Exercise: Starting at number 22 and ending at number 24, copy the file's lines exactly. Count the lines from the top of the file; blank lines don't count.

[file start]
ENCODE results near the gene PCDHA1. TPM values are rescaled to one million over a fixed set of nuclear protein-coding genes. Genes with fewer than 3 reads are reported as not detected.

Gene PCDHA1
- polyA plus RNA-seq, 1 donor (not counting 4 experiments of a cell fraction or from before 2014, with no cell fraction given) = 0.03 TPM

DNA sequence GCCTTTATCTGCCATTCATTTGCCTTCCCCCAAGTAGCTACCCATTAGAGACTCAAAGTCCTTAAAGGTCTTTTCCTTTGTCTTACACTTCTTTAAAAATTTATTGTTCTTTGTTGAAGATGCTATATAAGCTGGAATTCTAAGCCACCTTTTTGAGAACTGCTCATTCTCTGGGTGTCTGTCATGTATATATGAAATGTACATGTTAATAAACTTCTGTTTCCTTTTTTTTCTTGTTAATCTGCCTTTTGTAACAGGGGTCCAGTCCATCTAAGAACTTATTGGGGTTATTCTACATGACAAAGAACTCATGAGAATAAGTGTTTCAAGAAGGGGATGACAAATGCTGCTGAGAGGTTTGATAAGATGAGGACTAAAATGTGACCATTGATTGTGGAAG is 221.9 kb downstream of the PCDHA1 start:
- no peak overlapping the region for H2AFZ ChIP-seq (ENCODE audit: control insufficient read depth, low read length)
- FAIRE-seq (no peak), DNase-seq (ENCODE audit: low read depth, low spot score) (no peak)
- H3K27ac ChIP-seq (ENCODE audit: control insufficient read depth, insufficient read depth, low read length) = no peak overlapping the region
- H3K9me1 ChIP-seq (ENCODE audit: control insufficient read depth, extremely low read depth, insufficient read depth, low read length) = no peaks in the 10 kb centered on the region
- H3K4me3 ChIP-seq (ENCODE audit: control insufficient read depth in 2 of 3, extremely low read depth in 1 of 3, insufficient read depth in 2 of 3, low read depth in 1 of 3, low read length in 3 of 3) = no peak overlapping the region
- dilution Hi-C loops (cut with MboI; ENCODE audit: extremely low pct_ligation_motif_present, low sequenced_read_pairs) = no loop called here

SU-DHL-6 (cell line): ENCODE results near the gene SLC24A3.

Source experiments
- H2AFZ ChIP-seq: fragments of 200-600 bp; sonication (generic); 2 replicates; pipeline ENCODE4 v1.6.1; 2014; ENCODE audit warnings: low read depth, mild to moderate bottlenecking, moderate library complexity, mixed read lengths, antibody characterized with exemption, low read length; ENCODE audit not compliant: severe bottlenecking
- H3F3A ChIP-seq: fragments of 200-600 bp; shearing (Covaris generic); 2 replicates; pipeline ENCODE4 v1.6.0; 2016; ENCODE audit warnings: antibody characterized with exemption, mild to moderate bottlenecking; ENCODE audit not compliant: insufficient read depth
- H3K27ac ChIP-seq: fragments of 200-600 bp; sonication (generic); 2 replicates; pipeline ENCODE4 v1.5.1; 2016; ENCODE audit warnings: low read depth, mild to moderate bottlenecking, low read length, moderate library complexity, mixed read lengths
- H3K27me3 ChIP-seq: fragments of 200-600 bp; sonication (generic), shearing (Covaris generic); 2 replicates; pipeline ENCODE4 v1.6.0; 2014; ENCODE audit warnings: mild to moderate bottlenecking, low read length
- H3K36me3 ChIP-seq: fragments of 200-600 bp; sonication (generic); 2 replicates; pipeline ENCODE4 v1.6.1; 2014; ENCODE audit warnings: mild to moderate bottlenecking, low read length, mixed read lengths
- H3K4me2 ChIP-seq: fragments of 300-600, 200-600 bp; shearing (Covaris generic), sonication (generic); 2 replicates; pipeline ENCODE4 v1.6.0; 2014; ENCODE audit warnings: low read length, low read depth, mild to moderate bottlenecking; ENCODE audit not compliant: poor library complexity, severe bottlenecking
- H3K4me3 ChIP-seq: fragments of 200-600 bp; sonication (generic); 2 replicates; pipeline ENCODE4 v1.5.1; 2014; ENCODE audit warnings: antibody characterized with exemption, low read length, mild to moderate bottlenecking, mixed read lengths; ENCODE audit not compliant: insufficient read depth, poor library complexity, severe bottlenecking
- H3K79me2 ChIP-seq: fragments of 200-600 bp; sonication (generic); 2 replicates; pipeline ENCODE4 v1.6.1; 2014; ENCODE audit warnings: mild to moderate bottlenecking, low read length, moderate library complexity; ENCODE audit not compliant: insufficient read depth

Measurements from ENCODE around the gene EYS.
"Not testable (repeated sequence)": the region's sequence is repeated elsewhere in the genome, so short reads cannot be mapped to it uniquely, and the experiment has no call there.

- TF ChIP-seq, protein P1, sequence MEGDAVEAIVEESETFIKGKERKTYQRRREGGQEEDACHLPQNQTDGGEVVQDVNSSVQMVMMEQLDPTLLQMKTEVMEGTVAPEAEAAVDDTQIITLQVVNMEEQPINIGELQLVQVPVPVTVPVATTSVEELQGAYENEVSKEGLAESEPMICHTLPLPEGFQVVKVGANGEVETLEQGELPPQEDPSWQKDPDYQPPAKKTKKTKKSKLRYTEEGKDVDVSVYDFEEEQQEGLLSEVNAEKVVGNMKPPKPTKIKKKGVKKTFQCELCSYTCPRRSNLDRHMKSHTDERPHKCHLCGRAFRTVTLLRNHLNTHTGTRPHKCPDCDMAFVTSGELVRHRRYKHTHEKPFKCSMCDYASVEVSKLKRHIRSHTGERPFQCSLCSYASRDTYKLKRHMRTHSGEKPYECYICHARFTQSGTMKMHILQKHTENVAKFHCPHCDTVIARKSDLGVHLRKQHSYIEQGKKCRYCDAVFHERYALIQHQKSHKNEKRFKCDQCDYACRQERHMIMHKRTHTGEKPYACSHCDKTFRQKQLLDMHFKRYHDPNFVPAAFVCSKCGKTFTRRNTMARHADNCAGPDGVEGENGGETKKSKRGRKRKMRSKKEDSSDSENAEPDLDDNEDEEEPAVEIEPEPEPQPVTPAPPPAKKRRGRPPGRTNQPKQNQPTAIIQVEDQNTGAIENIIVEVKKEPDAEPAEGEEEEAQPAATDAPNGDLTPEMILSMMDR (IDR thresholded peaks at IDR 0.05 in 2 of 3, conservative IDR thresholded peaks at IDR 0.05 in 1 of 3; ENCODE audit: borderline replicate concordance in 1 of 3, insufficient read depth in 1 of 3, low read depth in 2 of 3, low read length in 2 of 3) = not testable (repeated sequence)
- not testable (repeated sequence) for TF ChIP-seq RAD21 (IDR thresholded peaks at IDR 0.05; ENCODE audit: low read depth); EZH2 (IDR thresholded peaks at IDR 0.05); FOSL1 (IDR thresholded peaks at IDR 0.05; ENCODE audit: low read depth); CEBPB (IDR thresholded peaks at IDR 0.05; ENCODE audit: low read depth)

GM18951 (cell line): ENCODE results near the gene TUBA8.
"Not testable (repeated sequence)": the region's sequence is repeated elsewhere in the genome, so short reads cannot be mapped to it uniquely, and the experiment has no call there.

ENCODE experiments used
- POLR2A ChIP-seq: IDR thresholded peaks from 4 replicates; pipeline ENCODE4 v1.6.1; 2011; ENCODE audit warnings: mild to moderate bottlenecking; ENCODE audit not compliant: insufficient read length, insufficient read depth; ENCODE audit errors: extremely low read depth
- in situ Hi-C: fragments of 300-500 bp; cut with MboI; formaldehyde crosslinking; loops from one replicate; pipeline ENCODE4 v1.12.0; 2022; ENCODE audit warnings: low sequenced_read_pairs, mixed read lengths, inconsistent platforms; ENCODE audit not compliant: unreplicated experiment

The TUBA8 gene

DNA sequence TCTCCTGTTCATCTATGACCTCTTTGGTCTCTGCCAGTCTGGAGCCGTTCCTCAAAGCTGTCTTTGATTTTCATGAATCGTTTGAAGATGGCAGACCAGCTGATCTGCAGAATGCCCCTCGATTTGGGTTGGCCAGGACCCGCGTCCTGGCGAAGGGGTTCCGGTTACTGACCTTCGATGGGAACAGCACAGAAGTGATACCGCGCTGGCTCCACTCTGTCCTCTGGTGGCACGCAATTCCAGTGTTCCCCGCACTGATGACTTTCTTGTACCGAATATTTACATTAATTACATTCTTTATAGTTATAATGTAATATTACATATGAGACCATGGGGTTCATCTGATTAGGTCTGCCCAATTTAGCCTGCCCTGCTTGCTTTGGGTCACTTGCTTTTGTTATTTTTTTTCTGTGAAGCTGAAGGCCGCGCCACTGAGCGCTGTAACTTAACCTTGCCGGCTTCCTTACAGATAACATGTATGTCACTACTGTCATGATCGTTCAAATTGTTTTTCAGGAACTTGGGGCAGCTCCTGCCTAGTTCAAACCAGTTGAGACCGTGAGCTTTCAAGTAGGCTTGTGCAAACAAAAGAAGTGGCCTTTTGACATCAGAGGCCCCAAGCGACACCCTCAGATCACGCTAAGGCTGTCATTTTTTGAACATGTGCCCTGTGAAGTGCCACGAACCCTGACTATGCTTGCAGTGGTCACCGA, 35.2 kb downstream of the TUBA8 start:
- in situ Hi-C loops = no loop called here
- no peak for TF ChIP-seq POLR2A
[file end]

"Not testable (repeated sequence)": the region's sequence is repeated elsewhere in the genome, so short reads cannot be mapped to it uniquely, and the experiment has no call there.

- TF ChIP-seq, protein P1, sequence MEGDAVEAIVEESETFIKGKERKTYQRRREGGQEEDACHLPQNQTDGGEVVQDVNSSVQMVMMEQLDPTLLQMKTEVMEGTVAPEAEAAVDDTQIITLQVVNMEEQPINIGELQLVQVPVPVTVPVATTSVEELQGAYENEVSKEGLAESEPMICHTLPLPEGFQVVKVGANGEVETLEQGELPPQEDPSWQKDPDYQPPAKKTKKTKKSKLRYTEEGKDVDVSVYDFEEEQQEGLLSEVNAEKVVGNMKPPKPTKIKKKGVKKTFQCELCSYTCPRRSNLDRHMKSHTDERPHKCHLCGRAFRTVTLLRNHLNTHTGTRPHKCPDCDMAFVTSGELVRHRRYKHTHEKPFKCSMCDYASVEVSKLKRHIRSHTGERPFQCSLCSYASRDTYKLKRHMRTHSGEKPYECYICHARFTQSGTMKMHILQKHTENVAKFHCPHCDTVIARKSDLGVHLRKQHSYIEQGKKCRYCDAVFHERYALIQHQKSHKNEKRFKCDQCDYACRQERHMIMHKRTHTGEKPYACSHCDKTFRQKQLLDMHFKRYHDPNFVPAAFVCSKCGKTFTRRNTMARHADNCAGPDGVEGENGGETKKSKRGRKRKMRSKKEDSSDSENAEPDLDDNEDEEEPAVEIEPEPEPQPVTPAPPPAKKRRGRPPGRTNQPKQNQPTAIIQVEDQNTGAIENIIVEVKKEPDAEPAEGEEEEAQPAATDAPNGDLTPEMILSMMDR (IDR thresholded peaks at IDR 0.05 in 2 of 3, conservative IDR thresholded peaks at IDR 0.05 in 1 of 3; ENCODE audit: borderline replicate concordance in 1 of 3, insufficient read depth in 1 of 3, low read depth in 2 of 3, low read length in 2 of 3) = not testable (repeated sequence)
- not testable (repeated sequence) for TF ChIP-seq RAD21 (IDR thresholded peaks at IDR 0.05; ENCODE audit: low read depth); EZH2 (IDR thresholded peaks at IDR 0.05); FOSL1 (IDR thresholded peaks at IDR 0.05; ENCODE audit: low read depth); CEBPB (IDR thresholded peaks at IDR 0.05; ENCODE audit: low read depth)